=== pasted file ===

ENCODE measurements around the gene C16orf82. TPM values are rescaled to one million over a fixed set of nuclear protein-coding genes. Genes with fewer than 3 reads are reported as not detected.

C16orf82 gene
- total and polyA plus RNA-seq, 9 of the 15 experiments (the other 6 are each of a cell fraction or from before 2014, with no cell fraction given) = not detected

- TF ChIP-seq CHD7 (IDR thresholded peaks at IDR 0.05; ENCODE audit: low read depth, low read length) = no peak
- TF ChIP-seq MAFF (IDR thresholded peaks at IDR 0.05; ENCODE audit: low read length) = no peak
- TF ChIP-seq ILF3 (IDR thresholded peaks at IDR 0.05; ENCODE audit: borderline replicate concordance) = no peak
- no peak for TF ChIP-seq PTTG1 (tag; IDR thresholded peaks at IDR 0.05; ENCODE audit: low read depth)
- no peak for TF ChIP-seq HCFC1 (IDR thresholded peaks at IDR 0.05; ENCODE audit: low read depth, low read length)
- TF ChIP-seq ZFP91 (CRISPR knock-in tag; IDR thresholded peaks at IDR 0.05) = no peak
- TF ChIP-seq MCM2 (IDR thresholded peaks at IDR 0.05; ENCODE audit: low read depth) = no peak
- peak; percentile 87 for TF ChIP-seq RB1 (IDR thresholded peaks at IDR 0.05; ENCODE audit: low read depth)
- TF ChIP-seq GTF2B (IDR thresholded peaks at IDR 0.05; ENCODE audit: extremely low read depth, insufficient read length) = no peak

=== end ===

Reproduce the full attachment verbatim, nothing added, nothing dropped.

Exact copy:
ENCODE measurements around the gene C16orf82. TPM values are rescaled to one million over a fixed set of nuclear protein-coding genes. Genes with fewer than 3 reads are reported as not detected.

C16orf82 gene
- total and polyA plus RNA-seq, 9 of the 15 experiments (the other 6 are each of a cell fraction or from before 2014, with no cell fraction given) = not detected

- TF ChIP-seq CHD7 (IDR thresholded peaks at IDR 0.05; ENCODE audit: low read depth, low read length) = no peak
- TF ChIP-seq MAFF (IDR thresholded peaks at IDR 0.05; ENCODE audit: low read length) = no peak
- TF ChIP-seq ILF3 (IDR thresholded peaks at IDR 0.05; ENCODE audit: borderline replicate concordance) = no peak
- no peak for TF ChIP-seq PTTG1 (tag; IDR thresholded peaks at IDR 0.05; ENCODE audit: low read depth)
- no peak for TF ChIP-seq HCFC1 (IDR thresholded peaks at IDR 0.05; ENCODE audit: low read depth, low read length)
- TF ChIP-seq ZFP91 (CRISPR knock-in tag; IDR thresholded peaks at IDR 0.05) = no peak
- TF ChIP-seq MCM2 (IDR thresholded peaks at IDR 0.05; ENCODE audit: low read depth) = no peak
- peak; percentile 87 for TF ChIP-seq RB1 (IDR thresholded peaks at IDR 0.05; ENCODE audit: low read depth)
- TF ChIP-seq GTF2B (IDR thresholded peaks at IDR 0.05; ENCODE audit: extremely low read depth, insufficient read length) = no peak